What’s the Difference Between a Visitation and a Funeral?


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You may think that going to visitations and funerals are not pleasant experiences. Usually, they're pretty sad events. You may not know funeral etiquette, leaving you unsure of what to wear and how to act. 

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But supporting a friend or family member by going to a visitation and funeral is usually the right thing to do. Not only is it important to support your friends and extended family, but it also shows respect for the deceased.

Virtual funeral tip: Today, travel restrictions and social distancing might prevent you from attending a funeral or visitation. If many of the guests are unable to attend, your friend or family member could use a service like GatheringUs to host a hybrid funeral. 

Let us help you navigate the world of end-of-life services. We will give you the necessary information to know the difference between a visitation and a funeral, and what you can expect at both. 

What Happens at a Visitation? 

A visitation is defined as “a gathering with the family of a deceased person before the funeral.”

Sometimes, the deceased’s body is present at the gathering to allow visitors to see the deceased one more time. Members of the immediate family are present to hear your words of condolences. Usually, there is no formal service at the visitation.

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What Happens at a Funeral?

You probably already know that a funeral is a “ceremony honoring a dead person, typically involving burial or cremation.” The casket may be opened for viewing before the ceremony begins, but it is usually closed during the service itself. If the body was cremated, sometimes the cremains are present. 

What to expect at a funeral varies, but most are rather formal ceremonies. If the deceased was religious, their faith system will be an essential part of the service. Hymns or funeral songs are either sung or played, and someone usually speaks about the deceased.

Visitation vs. Funeral: Things to Know

Typically, visitations are less formal events then funerals because a visitation is a gathering, and a funeral is a formal service. Besides these differences, here are other things that you need to know.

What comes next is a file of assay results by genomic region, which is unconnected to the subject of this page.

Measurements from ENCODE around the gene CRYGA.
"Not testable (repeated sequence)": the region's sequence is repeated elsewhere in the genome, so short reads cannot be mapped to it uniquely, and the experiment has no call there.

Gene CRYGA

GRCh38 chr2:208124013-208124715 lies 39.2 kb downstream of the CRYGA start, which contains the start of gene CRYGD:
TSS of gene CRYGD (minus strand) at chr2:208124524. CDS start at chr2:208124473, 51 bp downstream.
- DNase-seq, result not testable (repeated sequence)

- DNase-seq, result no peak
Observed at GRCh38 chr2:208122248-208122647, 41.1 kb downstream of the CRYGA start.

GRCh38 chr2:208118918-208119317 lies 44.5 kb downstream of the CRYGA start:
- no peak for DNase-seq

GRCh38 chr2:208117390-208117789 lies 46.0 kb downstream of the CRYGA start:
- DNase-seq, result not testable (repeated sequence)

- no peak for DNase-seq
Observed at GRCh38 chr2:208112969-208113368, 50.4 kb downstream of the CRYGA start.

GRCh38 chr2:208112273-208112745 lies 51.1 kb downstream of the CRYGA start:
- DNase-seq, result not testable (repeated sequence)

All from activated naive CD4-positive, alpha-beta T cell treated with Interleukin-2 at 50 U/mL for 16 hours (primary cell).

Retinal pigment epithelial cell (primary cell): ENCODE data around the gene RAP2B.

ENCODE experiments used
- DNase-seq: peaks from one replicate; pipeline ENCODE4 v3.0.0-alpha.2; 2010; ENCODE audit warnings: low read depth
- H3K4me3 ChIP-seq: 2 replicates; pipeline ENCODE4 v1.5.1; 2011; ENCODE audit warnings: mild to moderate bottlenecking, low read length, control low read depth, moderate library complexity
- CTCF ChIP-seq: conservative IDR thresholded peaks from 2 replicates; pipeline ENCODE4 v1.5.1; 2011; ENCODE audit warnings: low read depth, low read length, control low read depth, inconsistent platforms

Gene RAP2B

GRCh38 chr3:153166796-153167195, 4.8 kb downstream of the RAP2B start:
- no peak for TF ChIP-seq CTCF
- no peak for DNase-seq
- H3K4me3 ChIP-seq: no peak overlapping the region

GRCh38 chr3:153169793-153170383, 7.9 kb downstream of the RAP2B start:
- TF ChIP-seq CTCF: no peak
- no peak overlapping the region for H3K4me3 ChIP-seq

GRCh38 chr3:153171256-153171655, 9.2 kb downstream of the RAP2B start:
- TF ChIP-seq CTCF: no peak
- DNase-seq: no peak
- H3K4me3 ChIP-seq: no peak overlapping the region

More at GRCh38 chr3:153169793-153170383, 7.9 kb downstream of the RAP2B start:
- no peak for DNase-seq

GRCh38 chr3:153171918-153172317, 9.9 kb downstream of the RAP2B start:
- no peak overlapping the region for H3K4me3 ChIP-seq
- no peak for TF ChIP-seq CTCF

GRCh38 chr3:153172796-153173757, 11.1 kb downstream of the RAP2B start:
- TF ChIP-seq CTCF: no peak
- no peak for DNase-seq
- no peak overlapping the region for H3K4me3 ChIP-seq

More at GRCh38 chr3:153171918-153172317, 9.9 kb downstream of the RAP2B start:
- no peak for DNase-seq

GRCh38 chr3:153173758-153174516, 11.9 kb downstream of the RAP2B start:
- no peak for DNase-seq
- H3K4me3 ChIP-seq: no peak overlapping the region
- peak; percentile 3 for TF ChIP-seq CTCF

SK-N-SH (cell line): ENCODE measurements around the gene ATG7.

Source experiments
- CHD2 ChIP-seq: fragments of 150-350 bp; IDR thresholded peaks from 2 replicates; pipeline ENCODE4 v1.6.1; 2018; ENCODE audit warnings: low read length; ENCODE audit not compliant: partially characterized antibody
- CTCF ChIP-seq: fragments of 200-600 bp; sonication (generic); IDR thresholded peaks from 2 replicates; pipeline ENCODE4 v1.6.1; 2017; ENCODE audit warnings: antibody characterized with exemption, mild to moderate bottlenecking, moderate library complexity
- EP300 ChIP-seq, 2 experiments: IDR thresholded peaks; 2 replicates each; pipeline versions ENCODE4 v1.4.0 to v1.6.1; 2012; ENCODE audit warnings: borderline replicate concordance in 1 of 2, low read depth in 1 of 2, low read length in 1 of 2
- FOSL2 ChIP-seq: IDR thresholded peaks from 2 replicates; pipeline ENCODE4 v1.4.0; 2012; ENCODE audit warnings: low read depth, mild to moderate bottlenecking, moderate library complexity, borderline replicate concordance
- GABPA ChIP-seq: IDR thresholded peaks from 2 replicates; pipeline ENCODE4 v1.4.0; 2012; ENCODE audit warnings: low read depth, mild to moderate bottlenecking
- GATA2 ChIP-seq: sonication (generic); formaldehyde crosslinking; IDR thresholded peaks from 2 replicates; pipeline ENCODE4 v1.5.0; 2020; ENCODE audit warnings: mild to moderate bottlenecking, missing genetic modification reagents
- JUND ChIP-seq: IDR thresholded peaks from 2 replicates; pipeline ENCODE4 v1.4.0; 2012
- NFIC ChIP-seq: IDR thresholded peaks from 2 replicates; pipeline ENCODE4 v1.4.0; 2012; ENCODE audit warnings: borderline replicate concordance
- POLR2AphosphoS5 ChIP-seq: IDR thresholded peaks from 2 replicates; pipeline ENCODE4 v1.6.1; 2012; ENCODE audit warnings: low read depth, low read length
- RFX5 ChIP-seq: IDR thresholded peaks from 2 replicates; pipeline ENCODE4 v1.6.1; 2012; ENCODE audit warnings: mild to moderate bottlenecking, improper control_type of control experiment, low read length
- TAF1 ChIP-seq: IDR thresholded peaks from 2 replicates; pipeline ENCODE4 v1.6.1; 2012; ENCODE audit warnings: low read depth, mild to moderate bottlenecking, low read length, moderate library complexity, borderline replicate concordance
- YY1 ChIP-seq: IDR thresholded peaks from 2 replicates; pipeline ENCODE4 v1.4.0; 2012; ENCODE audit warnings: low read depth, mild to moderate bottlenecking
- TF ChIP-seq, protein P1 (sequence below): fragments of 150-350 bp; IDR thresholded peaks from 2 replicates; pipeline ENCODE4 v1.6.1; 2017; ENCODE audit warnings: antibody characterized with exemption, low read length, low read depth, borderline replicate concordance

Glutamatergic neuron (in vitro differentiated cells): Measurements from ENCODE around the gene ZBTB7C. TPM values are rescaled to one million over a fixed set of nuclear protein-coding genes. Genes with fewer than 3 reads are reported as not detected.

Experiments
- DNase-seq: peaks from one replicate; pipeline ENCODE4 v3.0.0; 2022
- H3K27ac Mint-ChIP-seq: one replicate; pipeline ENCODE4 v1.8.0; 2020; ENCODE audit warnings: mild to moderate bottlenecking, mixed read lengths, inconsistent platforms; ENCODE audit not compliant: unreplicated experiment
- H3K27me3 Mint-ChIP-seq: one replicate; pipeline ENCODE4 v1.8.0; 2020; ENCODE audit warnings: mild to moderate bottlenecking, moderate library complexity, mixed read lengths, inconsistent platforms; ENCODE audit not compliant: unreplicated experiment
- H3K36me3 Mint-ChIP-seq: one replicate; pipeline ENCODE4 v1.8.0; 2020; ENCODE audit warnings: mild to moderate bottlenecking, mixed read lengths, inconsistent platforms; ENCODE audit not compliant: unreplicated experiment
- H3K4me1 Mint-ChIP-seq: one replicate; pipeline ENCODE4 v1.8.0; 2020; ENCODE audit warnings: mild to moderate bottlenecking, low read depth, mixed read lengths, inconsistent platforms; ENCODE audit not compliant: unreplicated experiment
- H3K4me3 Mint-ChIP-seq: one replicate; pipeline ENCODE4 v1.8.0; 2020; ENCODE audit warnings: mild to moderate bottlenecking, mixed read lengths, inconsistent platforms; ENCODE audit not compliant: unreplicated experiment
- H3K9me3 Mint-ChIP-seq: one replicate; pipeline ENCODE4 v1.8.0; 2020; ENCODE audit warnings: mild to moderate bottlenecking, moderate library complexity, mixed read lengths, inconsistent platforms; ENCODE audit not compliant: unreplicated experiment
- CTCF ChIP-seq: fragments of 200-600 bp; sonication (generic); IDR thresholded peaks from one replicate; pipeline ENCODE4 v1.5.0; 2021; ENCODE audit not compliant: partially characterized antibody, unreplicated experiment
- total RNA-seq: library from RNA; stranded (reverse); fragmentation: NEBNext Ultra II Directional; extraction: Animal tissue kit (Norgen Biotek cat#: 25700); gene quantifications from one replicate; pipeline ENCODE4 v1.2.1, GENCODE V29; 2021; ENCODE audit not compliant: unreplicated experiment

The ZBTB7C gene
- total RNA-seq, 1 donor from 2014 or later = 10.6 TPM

» MORE: Everyone's wishes are different. Here's how to honor your unique loved one.

What to wear

One of the first things people consider when attending an end-of-life service for the first time is what to wear.

Appropriate funeral attire depends on many different factors, but most of the time, people wear somewhat dressy clothes in dark or muted colors. Typically, one dresses more casually for a visitation than a funeral. 

The appropriate funeral attire depends upon the community and age group of the mourners. It is also dependent upon cultural norms. 

Overall, people have become more casual in their manner of dress over the decades. You may notice this at religious services, graduations, and also visitations and funerals. 


If you haven’t ever been to a visitation of a funeral, you may wonder how you are supposed to act. Here are some basic rules of etiquette for most funeral services.

Speak softly

Typically, visitations, wakes, and funerals are rather solemn events. One is expected to speak softly and avoid boisterous behavior. 

People often cry at visitations and funerals. If your crying keeps other people from being able to hear the funeral service, excuse yourself from the room.

People with infants or small children may be mindful of their children’s behavior at a visitation or funeral. While some mourners will be happy to see children in attendance, others may become distracted by the extra noises and movement of restless kids. 

Arrive on time